Our growing timber trade is providing employment, sustainable timber sources, and additional woodland habitat for Britain’s wildlife.
And the more woodland there is, the more carbon dioxide is sequestered, tipping the atmospheric balance in the right direction.
When you’re buying furniture or building a home office, look out for the Grown in Britain logo.
Bamboo is a bit of a mixed bag.
This rapidly renewable resource, which reaches maturity in just five years, needs no pesticides for healthy growth, thanks to its antibacterial properties. It absorbs up to 70% more carbon dioxide than hardwood trees, and its nutrient-rich leaves nourish and regenerate the topsoil. When harvested, it’s cut at the base of the stem, so no replanting is needed.
Bamboo only grows in tropical regions, so any bamboo products you buy will have been produced from material transported from Asia, Australia, or South America. This significant contribution to a carbon footprint, however, is offset to some degree by the carbon-negative factors associated with the plant.
Bamboo starts to lose sustainability points when it’s processed. Engineered (strand-woven) bamboo makes terrific flooring, but in the production of strand-woven bamboo, heat and chemicals are used. As for bamboo fabric, bear in mind that this description is a misnomer; it will most likely refer to the fact that natural cellulose from bamboo has been used to produce rayon, a form of plastic.
Other natural materials from renewable sources include linen and sheep’s wool, both grown in Britain – and cotton, which has a bit further to travel!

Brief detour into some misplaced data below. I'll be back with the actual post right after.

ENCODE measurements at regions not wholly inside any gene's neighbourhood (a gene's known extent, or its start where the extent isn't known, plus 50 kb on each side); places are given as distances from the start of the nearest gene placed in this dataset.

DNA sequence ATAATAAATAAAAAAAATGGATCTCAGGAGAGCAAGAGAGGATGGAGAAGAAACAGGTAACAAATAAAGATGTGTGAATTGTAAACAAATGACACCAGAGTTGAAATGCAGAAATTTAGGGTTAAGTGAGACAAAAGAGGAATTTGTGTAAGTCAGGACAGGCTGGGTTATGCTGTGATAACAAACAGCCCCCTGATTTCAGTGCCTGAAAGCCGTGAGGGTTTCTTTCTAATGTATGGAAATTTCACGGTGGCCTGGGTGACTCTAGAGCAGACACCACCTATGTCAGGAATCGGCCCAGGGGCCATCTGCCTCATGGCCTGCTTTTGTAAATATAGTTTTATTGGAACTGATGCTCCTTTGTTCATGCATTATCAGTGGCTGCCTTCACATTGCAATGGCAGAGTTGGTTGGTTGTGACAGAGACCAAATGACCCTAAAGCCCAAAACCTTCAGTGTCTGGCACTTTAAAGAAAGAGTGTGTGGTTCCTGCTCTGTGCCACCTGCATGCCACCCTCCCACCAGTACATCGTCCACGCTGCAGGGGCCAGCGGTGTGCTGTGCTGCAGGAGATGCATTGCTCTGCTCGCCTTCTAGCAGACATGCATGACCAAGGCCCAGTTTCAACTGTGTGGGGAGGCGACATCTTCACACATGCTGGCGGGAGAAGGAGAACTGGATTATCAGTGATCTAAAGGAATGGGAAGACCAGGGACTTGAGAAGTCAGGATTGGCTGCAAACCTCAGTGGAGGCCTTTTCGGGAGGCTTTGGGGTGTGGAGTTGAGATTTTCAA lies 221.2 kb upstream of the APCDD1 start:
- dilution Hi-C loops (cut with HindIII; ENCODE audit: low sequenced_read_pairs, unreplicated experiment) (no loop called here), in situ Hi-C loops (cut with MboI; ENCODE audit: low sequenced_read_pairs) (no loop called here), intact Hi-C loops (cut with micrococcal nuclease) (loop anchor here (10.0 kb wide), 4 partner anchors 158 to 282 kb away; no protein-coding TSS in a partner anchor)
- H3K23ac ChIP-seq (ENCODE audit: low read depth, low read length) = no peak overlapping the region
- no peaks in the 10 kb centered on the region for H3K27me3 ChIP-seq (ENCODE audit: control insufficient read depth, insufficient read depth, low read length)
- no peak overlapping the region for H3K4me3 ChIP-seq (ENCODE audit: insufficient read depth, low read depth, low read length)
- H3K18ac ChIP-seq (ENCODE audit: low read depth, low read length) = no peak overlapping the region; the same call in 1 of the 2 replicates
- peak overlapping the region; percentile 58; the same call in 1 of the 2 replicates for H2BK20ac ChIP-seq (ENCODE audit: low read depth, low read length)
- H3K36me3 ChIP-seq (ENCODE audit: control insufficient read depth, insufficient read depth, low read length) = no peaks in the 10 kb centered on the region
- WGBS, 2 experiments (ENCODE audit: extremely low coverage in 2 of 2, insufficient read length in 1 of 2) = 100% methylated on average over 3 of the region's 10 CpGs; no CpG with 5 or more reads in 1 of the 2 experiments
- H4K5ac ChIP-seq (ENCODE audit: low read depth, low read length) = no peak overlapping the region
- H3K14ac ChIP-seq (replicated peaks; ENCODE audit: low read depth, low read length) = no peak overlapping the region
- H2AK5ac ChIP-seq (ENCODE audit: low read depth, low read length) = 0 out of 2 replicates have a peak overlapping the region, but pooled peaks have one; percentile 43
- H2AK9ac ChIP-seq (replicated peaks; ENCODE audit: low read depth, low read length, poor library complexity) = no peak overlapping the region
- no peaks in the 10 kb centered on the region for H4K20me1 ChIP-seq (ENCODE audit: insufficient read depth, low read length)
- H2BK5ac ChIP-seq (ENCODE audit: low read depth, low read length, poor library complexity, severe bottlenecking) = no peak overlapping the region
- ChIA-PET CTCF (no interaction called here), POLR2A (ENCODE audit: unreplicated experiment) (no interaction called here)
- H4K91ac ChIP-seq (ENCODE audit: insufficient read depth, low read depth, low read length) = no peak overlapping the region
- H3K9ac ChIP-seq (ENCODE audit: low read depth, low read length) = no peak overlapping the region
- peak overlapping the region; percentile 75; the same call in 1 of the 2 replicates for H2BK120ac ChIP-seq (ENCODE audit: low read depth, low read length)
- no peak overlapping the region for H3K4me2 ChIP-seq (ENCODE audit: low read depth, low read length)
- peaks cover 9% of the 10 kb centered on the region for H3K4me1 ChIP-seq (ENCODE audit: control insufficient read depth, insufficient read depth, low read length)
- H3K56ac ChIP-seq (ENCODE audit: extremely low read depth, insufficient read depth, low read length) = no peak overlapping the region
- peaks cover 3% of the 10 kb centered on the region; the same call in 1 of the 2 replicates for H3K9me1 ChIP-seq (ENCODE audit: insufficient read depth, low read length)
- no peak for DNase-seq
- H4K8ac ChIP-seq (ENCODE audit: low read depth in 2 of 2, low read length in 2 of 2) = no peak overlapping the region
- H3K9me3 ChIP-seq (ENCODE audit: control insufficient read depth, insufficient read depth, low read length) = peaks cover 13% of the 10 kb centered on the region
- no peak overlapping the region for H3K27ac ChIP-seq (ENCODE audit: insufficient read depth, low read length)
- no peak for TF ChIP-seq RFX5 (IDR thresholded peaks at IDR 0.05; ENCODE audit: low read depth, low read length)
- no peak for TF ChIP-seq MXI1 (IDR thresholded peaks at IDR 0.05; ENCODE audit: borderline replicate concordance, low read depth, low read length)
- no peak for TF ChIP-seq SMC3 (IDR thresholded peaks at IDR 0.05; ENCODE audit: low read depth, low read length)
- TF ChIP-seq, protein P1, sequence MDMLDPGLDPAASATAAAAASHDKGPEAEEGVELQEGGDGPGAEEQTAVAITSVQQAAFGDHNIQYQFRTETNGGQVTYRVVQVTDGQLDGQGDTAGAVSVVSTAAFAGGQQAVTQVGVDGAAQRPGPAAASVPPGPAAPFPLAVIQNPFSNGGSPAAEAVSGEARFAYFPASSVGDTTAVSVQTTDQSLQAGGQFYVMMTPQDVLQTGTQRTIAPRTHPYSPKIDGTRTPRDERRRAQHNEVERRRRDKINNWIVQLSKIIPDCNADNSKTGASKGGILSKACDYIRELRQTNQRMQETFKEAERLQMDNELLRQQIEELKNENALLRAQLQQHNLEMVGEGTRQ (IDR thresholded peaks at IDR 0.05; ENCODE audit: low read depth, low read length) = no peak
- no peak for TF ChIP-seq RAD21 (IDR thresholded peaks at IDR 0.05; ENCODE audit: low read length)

All over the world, energy is being produced from renewable sources such as the sun, wind, and water. The UK has the distinction of owning eight of the world’s twelve highest-capacity offshore wind farms. However, despite innovative global efforts to reduce our reliance on the Earth’s diminishing reserves of fossil fuel, at least 80% of commercial energy is still derived from gas, coal, and crude oil.
It’s important to use energy economically.
Lightbulbs emit energy in the form of visible light (measured in lumens) and heat. A traditional incandescent bulb will emit 85-90% heat and only 10-15% light. An LED bulb emits 20-50% heat and 50-80% light.
To produce 1600 lumens, an incandescent lightbulb will consume 100 watts, which is five to seven times more energy than an LED bulb, which consumes just 14-20 watts.
Thanks to lower energy consumption, LED lightbulbs save money and contribute to a lower level of CO2 emissions.
A desktop computer consumes, on average, around 0.1 kWh when in use. If it’s being used for eight hours a day, that’s 0.8 kWh per day, 4 kWh per (five-day) week, and 208 kWh per year. The generation of 208 kWh of electricity produces 48.5 kg of CO2 emissions.
When a computer is in sleep mode, its energy consumption falls to around one third, so if your PC is left in sleep mode overnight (about 16 hours), it will consume approximately 0.5 kWh of electricity. That’s 2.5 kWh per week and 130 kWh per year, equating to around 30 kg of CO2 emissions. If it’s left in sleep mode during weekends, that’s another 82 kWh (19 kg CO2) per year.
Turning off your computer at the end of each day saves a lot of money and energy.
When it comes to water dispensers, Aqua Libra Co products are all designed to conserve energy. Ultra-efficient refrigeration, smart-reporting technology, and our own patented twin boiler all contribute to low energy consumption. And the excellent Aqua Pure filtration system eliminates all limescale, meaning full functionality and longevity.
If you’d like to talk to us about your project, please do get in touch. We’d love to hear from you.